Alternative Names serum adrenocorticotropic hormone, adrenocorticotropic hormone
Definition This test measures the amount of adrenocorticotrophic hormone (ACTH) in the blood. ACTH is a hormone secreted by the pituitary gland. It regulates the production and secretion of the hormone cortisol by the adrenal gland.
Who is a candidate for the test? This test is normally performed on persons with a possible hormone problem. A doctor may suspect a problem specifically in the pituitary gland or the adrenal gland.
How is the test performed? To measure ACTH levels, a blood sample is taken from a vein on the forearm or hand. First, the skin over the vein is cleaned with an antiseptic. Next, a strong rubber tube, or tourniquet, is wrapped around the upper arm. This restricts blood flow in the veins in the lower arm and enlarges them. A fine needle is gently inserted into a vein, and the tourniquet is removed. Blood flows from the vein through the needle, and is collected in a vial for testing in the laboratory. After the needle is withdrawn, the puncture site is covered for a short time to prevent bleeding.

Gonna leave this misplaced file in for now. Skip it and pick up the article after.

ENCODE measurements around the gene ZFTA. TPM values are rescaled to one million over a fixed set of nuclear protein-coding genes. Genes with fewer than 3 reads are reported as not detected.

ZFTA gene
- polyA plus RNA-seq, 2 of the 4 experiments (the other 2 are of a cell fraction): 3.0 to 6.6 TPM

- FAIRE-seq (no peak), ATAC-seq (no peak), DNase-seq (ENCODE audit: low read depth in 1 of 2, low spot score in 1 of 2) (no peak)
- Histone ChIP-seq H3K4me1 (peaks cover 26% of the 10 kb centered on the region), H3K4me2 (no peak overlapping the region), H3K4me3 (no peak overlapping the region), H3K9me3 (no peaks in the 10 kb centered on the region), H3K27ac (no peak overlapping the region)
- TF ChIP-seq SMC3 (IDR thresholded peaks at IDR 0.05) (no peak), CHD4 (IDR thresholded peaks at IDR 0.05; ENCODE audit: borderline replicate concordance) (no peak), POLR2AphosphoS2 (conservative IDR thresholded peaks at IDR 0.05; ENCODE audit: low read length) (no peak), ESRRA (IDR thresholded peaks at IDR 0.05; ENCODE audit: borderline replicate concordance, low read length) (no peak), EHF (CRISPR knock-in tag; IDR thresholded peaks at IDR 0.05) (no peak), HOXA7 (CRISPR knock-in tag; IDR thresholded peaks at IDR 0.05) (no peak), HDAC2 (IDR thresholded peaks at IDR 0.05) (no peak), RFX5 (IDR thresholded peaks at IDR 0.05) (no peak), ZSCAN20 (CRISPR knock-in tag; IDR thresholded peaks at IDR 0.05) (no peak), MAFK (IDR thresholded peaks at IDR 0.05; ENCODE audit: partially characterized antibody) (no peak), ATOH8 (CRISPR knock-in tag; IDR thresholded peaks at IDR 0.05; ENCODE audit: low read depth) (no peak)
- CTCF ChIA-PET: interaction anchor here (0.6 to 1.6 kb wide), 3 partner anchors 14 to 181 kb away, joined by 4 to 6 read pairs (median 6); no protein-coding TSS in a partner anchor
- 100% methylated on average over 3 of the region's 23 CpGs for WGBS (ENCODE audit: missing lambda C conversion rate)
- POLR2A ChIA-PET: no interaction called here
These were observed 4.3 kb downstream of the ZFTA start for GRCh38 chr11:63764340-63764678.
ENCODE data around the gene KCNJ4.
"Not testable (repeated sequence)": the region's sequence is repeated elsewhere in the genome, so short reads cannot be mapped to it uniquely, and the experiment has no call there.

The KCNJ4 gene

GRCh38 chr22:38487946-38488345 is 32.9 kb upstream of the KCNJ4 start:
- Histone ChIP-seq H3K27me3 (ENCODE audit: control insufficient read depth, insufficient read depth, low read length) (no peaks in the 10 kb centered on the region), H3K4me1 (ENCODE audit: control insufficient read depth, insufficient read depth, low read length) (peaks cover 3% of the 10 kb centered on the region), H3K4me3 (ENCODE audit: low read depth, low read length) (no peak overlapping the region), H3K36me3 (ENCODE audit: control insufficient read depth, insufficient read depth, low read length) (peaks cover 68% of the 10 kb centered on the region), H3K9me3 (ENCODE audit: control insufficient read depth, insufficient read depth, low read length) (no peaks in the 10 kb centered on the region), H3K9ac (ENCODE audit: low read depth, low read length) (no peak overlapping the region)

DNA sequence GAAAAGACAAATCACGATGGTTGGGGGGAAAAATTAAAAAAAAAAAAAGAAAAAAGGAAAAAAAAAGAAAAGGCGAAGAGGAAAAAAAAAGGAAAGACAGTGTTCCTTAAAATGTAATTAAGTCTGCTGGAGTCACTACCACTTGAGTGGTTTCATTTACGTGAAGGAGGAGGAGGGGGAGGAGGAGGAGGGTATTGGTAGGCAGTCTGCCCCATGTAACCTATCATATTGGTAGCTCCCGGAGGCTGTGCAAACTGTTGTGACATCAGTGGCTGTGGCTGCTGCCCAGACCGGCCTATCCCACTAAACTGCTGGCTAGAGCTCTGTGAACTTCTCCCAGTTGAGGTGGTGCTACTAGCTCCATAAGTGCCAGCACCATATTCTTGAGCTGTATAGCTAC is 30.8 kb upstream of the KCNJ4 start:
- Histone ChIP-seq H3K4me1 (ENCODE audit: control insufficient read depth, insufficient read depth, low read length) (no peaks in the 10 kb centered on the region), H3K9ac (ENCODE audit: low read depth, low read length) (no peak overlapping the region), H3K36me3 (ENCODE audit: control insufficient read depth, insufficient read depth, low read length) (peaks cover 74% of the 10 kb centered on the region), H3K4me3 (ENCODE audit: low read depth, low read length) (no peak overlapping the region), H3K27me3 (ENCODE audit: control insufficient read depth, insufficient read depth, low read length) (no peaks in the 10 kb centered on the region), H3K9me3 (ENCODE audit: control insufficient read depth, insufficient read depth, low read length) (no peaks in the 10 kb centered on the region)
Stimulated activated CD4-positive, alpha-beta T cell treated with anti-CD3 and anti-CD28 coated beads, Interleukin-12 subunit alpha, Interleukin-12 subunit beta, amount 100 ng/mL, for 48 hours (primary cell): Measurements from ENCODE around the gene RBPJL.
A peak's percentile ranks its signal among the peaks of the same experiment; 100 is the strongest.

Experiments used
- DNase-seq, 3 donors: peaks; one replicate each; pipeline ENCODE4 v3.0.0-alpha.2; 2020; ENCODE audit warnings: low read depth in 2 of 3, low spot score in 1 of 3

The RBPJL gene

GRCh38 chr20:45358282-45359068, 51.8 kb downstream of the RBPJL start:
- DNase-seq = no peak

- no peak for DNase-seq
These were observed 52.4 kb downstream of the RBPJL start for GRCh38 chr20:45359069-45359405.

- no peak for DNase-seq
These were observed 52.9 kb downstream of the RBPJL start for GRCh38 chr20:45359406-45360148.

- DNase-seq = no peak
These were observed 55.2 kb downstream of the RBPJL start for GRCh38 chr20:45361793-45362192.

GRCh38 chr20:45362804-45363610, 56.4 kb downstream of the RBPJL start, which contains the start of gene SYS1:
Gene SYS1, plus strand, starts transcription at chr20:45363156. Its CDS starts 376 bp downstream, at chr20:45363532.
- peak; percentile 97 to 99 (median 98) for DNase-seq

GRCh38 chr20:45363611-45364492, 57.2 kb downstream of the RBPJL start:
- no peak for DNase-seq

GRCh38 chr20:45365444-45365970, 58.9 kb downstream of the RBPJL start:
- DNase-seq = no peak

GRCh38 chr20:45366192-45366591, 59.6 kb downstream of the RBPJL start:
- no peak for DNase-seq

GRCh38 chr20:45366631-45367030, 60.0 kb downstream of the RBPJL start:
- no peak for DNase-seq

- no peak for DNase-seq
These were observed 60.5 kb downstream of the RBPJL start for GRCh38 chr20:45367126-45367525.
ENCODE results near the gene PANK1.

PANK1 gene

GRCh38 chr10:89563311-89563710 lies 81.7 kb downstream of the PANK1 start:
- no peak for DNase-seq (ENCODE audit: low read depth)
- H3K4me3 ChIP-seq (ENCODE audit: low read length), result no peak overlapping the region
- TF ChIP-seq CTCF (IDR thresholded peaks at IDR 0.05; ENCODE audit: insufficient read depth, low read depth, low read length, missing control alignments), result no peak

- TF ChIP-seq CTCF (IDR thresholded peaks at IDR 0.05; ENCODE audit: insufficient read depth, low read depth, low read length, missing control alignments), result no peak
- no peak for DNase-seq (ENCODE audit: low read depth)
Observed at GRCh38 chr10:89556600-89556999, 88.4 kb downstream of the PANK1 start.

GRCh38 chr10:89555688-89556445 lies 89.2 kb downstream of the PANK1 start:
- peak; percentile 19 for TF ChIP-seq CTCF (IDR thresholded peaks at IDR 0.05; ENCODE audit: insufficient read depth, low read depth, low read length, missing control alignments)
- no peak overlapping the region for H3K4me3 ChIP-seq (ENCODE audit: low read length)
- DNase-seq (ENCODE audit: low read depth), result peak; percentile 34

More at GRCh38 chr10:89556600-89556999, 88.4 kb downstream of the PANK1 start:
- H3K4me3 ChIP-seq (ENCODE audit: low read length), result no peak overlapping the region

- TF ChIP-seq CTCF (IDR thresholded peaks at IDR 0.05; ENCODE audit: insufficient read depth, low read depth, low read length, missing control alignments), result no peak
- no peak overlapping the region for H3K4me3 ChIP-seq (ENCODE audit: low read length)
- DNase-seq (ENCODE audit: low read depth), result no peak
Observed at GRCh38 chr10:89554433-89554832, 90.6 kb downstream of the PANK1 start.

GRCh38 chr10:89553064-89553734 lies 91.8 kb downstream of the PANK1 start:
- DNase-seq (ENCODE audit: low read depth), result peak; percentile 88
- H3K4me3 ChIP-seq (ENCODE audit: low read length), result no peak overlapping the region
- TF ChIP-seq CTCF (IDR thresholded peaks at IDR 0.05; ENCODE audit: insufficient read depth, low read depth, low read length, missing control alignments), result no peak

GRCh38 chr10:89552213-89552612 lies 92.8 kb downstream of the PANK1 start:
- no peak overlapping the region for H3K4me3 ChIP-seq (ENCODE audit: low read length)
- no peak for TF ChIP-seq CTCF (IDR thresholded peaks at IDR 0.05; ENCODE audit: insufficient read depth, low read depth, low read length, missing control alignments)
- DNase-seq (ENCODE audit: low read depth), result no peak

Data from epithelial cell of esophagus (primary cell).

What is involved in preparation for the test? The doctor will provide specific instructions. Generally, no preparation is required.
What do the test results mean? Normal levels of ACTH in the blood may range from 2 to 12 pmol/L (picomoles per litre).
High levels of ACTH may be caused by:
abnormally decreased functioning in the adrenal glands, such as Addison's disease
abnormally increased functioning in the adrenal glands, such as Cushing's syndrome
Author: David T. Moran, MD Reviewer: eknowhow Medical Review Panel Editor: Dr John Hearne Last Updated: 15/03/2005 Contributors Potential conflict of interest information for reviewers available on request
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